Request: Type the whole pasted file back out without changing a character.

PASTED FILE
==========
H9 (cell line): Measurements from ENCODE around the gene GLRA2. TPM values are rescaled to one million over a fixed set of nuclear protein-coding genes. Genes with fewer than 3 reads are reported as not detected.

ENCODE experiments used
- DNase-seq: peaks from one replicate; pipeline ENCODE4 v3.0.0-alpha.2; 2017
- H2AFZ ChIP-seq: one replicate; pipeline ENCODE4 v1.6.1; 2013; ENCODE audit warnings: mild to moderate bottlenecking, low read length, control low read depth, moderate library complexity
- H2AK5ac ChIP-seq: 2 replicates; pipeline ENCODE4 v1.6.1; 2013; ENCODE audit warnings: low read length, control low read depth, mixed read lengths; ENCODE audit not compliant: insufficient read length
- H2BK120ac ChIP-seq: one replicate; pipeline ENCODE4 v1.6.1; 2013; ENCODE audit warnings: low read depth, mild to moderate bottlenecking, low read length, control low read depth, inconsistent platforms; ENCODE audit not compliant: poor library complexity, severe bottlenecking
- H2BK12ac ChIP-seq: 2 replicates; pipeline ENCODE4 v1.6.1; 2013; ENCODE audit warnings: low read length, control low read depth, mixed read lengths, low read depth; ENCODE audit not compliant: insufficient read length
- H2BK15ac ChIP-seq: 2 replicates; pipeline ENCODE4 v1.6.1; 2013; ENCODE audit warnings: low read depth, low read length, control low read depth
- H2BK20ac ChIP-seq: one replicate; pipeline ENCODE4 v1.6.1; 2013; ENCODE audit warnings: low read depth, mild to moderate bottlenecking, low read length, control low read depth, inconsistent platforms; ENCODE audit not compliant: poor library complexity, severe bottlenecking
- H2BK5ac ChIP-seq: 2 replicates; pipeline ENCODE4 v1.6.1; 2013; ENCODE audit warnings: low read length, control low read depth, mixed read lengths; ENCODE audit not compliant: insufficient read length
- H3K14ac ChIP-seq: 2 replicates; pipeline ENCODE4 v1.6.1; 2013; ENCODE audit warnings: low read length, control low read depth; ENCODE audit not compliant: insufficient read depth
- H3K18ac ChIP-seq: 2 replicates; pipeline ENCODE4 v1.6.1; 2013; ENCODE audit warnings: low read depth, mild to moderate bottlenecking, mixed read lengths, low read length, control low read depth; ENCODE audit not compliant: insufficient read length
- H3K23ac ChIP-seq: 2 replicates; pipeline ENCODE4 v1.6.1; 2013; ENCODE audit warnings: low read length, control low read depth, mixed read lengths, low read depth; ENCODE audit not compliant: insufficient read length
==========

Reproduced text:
H9 (cell line): Measurements from ENCODE around the gene GLRA2. TPM values are rescaled to one million over a fixed set of nuclear protein-coding genes. Genes with fewer than 3 reads are reported as not detected.

ENCODE experiments used
- DNase-seq: peaks from one replicate; pipeline ENCODE4 v3.0.0-alpha.2; 2017
- H2AFZ ChIP-seq: one replicate; pipeline ENCODE4 v1.6.1; 2013; ENCODE audit warnings: mild to moderate bottlenecking, low read length, control low read depth, moderate library complexity
- H2AK5ac ChIP-seq: 2 replicates; pipeline ENCODE4 v1.6.1; 2013; ENCODE audit warnings: low read length, control low read depth, mixed read lengths; ENCODE audit not compliant: insufficient read length
- H2BK120ac ChIP-seq: one replicate; pipeline ENCODE4 v1.6.1; 2013; ENCODE audit warnings: low read depth, mild to moderate bottlenecking, low read length, control low read depth, inconsistent platforms; ENCODE audit not compliant: poor library complexity, severe bottlenecking
- H2BK12ac ChIP-seq: 2 replicates; pipeline ENCODE4 v1.6.1; 2013; ENCODE audit warnings: low read length, control low read depth, mixed read lengths, low read depth; ENCODE audit not compliant: insufficient read length
- H2BK15ac ChIP-seq: 2 replicates; pipeline ENCODE4 v1.6.1; 2013; ENCODE audit warnings: low read depth, low read length, control low read depth
- H2BK20ac ChIP-seq: one replicate; pipeline ENCODE4 v1.6.1; 2013; ENCODE audit warnings: low read depth, mild to moderate bottlenecking, low read length, control low read depth, inconsistent platforms; ENCODE audit not compliant: poor library complexity, severe bottlenecking
- H2BK5ac ChIP-seq: 2 replicates; pipeline ENCODE4 v1.6.1; 2013; ENCODE audit warnings: low read length, control low read depth, mixed read lengths; ENCODE audit not compliant: insufficient read length
- H3K14ac ChIP-seq: 2 replicates; pipeline ENCODE4 v1.6.1; 2013; ENCODE audit warnings: low read length, control low read depth; ENCODE audit not compliant: insufficient read depth
- H3K18ac ChIP-seq: 2 replicates; pipeline ENCODE4 v1.6.1; 2013; ENCODE audit warnings: low read depth, mild to moderate bottlenecking, mixed read lengths, low read length, control low read depth; ENCODE audit not compliant: insufficient read length
- H3K23ac ChIP-seq: 2 replicates; pipeline ENCODE4 v1.6.1; 2013; ENCODE audit warnings: low read length, control low read depth, mixed read lengths, low read depth; ENCODE audit not compliant: insufficient read length